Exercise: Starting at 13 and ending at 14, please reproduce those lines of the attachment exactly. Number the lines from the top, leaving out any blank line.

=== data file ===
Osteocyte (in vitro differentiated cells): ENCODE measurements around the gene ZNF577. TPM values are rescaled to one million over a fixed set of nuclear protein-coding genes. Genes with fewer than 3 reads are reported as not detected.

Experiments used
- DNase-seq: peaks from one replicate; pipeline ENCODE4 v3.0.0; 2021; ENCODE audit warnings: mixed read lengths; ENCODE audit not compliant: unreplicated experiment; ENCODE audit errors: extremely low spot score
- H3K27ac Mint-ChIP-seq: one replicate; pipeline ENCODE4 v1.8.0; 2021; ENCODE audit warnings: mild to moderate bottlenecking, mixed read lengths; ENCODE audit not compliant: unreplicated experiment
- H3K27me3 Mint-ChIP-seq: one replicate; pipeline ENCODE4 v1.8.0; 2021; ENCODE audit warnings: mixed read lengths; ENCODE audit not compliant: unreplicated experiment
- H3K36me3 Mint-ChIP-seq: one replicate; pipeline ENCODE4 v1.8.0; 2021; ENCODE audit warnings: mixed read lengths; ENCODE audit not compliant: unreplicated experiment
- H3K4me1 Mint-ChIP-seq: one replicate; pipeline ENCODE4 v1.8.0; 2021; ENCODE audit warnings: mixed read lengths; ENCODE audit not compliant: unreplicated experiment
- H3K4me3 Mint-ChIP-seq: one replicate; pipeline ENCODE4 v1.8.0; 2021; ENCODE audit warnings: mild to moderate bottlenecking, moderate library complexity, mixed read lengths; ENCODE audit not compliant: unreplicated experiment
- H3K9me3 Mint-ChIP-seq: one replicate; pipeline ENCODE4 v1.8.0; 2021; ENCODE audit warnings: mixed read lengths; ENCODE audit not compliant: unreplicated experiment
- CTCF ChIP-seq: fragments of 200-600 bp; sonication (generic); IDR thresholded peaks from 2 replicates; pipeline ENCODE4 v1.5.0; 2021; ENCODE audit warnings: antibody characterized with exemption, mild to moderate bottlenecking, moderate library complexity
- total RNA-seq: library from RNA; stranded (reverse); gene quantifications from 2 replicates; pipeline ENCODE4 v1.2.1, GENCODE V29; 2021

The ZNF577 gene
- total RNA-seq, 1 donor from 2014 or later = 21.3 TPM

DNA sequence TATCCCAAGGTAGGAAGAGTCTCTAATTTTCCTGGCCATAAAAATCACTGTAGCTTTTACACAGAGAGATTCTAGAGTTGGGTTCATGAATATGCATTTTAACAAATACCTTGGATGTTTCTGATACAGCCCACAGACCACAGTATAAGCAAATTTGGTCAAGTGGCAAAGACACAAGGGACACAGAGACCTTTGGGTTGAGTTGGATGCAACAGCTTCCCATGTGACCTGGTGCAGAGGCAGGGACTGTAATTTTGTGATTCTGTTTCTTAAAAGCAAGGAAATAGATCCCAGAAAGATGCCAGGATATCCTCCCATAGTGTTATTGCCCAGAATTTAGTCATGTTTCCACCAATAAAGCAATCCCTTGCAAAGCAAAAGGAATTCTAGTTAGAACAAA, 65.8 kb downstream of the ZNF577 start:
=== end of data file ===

- total RNA-seq, 1 donor from 2014 or later = 21.3 TPM

DNA sequence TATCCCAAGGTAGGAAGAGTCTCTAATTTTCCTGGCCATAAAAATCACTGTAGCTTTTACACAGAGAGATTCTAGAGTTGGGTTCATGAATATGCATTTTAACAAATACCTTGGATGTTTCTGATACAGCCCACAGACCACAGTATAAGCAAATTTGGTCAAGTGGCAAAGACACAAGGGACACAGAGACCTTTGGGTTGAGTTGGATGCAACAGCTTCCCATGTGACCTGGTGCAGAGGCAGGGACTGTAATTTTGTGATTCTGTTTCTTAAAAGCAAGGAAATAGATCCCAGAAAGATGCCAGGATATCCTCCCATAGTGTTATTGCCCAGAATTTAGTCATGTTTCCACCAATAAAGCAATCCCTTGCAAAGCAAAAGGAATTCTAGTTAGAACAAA, 65.8 kb downstream of the ZNF577 start: